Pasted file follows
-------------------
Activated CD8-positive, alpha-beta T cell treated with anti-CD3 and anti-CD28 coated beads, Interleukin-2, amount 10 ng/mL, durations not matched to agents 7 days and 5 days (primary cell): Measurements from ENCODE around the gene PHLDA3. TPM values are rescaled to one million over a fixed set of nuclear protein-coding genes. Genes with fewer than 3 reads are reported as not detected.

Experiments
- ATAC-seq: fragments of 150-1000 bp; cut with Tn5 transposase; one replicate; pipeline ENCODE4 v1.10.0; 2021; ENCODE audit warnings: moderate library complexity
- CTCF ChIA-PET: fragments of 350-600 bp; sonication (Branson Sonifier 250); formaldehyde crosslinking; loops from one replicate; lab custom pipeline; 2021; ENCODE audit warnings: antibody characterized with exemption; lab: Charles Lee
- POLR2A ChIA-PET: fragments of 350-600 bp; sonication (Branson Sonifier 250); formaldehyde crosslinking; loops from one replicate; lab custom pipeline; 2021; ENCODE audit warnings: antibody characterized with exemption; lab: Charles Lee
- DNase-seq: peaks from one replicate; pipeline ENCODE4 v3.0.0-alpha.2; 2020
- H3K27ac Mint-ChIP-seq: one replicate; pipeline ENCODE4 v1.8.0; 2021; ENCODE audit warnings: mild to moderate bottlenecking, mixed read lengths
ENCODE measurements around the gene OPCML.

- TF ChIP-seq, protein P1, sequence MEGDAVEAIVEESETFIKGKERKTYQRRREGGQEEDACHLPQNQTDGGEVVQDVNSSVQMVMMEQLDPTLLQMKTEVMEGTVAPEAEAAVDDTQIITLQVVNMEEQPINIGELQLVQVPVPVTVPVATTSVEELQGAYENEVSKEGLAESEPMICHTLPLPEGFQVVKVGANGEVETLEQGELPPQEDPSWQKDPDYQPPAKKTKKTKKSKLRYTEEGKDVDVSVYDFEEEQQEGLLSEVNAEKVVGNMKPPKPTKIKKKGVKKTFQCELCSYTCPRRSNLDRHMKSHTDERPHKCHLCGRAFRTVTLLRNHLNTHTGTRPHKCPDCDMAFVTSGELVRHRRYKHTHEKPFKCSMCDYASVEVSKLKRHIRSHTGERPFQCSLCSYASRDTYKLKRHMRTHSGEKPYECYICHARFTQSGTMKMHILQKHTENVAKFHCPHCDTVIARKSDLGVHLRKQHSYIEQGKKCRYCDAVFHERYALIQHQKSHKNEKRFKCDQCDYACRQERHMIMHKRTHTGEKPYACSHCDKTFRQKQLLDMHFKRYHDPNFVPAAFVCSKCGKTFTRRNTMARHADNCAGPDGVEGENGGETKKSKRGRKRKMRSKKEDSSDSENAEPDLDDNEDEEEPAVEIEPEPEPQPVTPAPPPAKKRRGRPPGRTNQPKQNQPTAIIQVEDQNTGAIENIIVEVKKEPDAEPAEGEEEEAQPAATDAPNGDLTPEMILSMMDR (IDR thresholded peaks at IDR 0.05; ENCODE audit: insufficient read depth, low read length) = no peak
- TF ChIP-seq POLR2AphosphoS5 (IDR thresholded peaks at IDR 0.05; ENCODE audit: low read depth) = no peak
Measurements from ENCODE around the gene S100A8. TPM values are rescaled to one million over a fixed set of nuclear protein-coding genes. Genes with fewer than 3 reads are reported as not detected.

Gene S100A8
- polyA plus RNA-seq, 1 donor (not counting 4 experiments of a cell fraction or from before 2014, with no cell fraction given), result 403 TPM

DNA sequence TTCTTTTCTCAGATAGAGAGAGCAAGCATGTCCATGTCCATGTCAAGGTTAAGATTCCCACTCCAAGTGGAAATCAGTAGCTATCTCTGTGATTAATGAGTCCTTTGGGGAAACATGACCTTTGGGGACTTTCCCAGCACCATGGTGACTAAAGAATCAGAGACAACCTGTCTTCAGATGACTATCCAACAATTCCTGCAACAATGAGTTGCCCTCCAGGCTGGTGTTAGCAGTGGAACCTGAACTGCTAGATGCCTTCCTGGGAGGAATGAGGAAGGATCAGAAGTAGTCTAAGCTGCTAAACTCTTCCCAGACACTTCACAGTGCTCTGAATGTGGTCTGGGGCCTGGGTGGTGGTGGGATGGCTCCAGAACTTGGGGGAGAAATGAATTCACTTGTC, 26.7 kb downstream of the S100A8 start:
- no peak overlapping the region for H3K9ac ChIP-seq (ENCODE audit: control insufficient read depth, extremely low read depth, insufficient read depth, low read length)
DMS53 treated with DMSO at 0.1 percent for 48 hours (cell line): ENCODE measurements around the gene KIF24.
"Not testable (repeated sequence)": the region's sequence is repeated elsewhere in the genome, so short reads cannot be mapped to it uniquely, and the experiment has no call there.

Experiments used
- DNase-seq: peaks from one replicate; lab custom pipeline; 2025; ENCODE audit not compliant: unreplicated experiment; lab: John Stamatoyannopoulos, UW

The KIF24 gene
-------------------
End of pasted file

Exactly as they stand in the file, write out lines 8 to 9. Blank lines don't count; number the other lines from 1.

ENCODE measurements around the gene OPCML.

- TF ChIP-seq, protein P1, sequence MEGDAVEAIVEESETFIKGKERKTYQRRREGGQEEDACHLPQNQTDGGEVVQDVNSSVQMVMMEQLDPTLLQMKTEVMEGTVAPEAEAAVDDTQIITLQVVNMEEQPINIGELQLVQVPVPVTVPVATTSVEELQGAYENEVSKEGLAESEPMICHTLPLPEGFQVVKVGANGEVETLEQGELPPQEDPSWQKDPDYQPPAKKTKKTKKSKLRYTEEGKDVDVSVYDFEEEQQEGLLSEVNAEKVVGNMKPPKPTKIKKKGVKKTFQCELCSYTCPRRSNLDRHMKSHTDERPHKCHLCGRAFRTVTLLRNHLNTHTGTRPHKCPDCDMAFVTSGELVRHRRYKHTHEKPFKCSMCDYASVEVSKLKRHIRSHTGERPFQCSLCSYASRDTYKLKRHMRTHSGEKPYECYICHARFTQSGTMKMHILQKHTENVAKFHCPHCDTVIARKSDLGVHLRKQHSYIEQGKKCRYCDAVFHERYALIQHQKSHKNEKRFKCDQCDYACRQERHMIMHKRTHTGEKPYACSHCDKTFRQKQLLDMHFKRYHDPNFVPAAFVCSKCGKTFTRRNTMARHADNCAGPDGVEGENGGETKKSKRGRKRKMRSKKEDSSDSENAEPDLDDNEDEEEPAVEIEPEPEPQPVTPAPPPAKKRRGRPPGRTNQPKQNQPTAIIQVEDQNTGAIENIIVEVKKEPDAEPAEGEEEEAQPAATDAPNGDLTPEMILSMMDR (IDR thresholded peaks at IDR 0.05; ENCODE audit: insufficient read depth, low read length) = no peak